How to Get Inside J.D. Salinger’s Head: Review of ‘Holden,’ the Play
In Anisa George’s ‘Holden,’ Mark David Chapman and John Hinckley Jr. take up residence to encourage the reclusive Salinger to complete a novel.
The first thing that will strike anyone going to see the play Holden at New York City’s New Ohio Theatre are the logs of wood. They are stacked, intricately, as a boundary for the stage and the walls of the cabin or writing shed in which the novelist J.D. Salinger is attempting to write a new novel.
How long did they take to stack? Who chopped all the wood? An immediate bottle of Champagne, please, for scenic designer Nick Benacerraf.
The writer we see in this George & Co. play—conceived, written, and directed by Anisa George—is a tortured, surly man, and one so utterly folded in on himself as to be almost unreachable.
As played with a self-contained ferocity by Bill George, he also has company of the seen and unseen kind.
The seen presence is his daughter Peggy (the charming George Truman), here seen as a young child, keen just to hang out with her dad, who’s locked himself up in this shack away from the Salingers’ New Hampshire house. She is the only equalizing influence around a man of bizarre extremity.
There is a writing table Salinger paces around, a floor, what looks like an Army-issue bed he lies down on to sleep covered by a meager blanket, a kettle, books, and a laundry line cord—and on the cord hang pages that he orders and reorders of the new work. Pages are added, pages are discarded, pages are rearranged.
However, it is neither Salinger nor Peggy who are the lead characters in this 90-minute, intermission-less play, but three unseen presences. They are inner demons or muses, or just handy ghosts to give this story of writerly frustration and historical reckoning a violent punch.
We don’t know immediately that these young men—one tall and bearded, another stocky and bro’y, and a third lean and boyish—are their own complex monsters.
Here, as he was in real life, Hinckley is obsessed with Travis Bickle, addressing a picture of Iris, Jodie Foster’s Taxi Driver character.
Their link to Salinger is that both Chapman and Hinkley had The Catcher in the Rye in their possession, and so whose brain would be better to take up an extended residency within? Who better to be Salinger super-fans, willing him on to greater creative heights, to keep him in track?
As anyone acquainted with the reclusive Salinger’s output after The Catcher in the Rye was published in 1951 knows, this would likely be no easy cheerleading process.
Then there is Zev (Matteo Scammell), who seems a little hapless, and happy just to hear his peers’ wild tales, and aid them in their attempt to get Salinger not only to write something, but to send that manuscript out of the prison-cabin to his publisher. The worst thing that could happen is for Salinger to lock it in the cabin’s safe, which should have a skull-and-crossbones painted over it. In it are Salinger’s unpublished works: The demons cry in frustration if Salinger even approaches it.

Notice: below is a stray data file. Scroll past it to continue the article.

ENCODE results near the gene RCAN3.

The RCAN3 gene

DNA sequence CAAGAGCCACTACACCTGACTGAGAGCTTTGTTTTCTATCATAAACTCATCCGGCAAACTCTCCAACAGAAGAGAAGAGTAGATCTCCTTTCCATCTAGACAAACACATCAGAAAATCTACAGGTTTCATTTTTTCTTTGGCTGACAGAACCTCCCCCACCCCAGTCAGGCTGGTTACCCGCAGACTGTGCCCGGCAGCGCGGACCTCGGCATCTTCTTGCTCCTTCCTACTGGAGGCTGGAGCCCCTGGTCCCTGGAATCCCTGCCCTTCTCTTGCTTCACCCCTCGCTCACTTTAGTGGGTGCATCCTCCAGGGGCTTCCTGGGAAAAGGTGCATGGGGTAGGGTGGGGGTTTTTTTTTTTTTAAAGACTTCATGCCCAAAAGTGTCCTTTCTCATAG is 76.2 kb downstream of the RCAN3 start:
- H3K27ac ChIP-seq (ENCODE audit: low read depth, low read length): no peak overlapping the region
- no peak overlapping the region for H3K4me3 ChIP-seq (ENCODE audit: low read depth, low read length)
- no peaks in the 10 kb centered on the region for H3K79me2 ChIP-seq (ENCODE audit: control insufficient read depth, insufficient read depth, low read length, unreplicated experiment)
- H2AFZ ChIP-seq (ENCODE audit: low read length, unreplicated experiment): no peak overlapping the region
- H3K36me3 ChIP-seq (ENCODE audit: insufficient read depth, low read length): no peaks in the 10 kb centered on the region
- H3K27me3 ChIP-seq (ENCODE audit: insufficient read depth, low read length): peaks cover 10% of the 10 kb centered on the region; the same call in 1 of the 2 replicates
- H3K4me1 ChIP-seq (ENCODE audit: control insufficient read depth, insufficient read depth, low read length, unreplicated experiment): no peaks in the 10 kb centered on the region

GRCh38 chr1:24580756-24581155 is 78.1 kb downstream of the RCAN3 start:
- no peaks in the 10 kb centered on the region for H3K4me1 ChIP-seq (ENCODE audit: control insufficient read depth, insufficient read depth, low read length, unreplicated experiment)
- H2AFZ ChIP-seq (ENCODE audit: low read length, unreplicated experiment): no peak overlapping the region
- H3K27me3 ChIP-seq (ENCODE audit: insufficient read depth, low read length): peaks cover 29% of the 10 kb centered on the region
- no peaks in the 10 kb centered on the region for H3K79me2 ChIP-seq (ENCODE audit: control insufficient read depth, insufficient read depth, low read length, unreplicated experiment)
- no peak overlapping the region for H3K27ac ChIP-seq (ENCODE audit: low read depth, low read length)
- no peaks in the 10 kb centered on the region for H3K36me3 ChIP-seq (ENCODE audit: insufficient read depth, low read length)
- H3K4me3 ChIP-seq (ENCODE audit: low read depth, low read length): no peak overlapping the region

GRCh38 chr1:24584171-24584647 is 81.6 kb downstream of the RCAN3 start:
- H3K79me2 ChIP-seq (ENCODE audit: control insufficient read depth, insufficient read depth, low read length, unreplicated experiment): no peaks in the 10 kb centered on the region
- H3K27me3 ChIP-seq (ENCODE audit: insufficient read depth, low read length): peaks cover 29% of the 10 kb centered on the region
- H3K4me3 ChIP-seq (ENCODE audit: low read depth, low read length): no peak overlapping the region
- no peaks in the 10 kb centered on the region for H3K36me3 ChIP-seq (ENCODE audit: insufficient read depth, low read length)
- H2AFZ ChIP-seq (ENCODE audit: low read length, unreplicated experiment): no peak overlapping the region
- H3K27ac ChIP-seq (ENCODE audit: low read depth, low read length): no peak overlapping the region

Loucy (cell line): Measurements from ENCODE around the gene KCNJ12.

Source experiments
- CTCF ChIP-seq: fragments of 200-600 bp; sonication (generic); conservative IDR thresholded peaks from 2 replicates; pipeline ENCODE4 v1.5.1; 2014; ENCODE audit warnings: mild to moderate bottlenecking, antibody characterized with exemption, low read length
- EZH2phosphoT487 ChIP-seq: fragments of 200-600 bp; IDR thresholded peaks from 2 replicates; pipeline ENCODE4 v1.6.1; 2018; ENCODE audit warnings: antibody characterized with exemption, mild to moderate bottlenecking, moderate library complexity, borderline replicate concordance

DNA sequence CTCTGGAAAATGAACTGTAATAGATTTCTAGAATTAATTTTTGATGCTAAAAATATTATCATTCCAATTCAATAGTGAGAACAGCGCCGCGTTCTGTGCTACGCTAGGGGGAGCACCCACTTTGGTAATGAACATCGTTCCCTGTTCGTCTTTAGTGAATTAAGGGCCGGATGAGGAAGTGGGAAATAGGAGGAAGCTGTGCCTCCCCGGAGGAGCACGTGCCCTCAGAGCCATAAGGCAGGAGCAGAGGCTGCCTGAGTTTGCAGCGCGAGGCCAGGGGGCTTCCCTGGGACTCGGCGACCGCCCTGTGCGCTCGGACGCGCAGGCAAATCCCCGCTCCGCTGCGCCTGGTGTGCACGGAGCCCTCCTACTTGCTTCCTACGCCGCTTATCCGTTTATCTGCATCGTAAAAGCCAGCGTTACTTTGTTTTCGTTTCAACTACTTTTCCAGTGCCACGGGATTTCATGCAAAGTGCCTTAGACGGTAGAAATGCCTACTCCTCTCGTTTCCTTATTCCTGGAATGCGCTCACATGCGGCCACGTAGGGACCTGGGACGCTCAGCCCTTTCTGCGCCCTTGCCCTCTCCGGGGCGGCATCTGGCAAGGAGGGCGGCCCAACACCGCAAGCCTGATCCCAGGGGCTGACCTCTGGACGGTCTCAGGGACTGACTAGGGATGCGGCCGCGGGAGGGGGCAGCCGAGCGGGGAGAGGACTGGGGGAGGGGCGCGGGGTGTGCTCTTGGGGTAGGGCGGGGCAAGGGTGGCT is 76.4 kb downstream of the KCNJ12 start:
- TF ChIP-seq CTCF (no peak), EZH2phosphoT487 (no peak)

Part of the humor of the play is to watch this spirit-trio try to influence Salinger—who died in 2010—from within. Another is to watch the two assassins compare notes: Well, at least he actually killed someone, mocks Chapman of Hinckley at one point.
It is unclear what of their voices Salinger hears, though at one point he goes outside to chop some wood to escape himself and whatever inhibiting voices he is burdened by. This chopping he does as impressively as the neat stacks of logs attest. There are no rogue logs that fly into the audience, no airborne splinters.
The choice of the two assassins is intriguing: They talk about guns, and they also double as soldiers fighting in the Second World War, alongside Salinger, whose memories of that period of his life are deeply traumatizing.
The play has mashed-up time. Hinckley, Chapman, and Peggy Salinger were all born in 1955, and yet here Peggy is a little girl and the assassins are in their 20s, and Salinger seems more the older novelist than the comparatively young buck he was in 1955, four years after The Catcher in the Rye was published.
The characters, then, are presences or conduits for George to examine fame, notoriety, and creativity; trauma, gun violence, and an attempt—in the innocence of Peggy, who just wants her dad to be her dad—to find a place for some peace and contentment.
In this telling, Salinger is not just his own tortured recluse, but with these other notorious presences—and the calming reality of a child—becomes a kind of caged embodiment of a fractured America.
The surprise is Zev. He is, as is eventually noted, the only figure on stage who is unknown, and not notorious. But Zev makes clear how he wants to become known, and the scale of the horror he wishes to inflict—familiar to all those watching newscasts today—outrages Chapman and Hinckley, leading to a curious act of brutality.
Violence and the trauma of violence—of war, of individuals, of the creative process and mind—is the thrumming through-line of Holden. If the book that made the title character famous has a golden sheen of youth and wizened romance about it, this strange, stunning play has anything but.
Holden is at the New Ohio Theatre, in New York City, until Jan. 14. Book tickets here.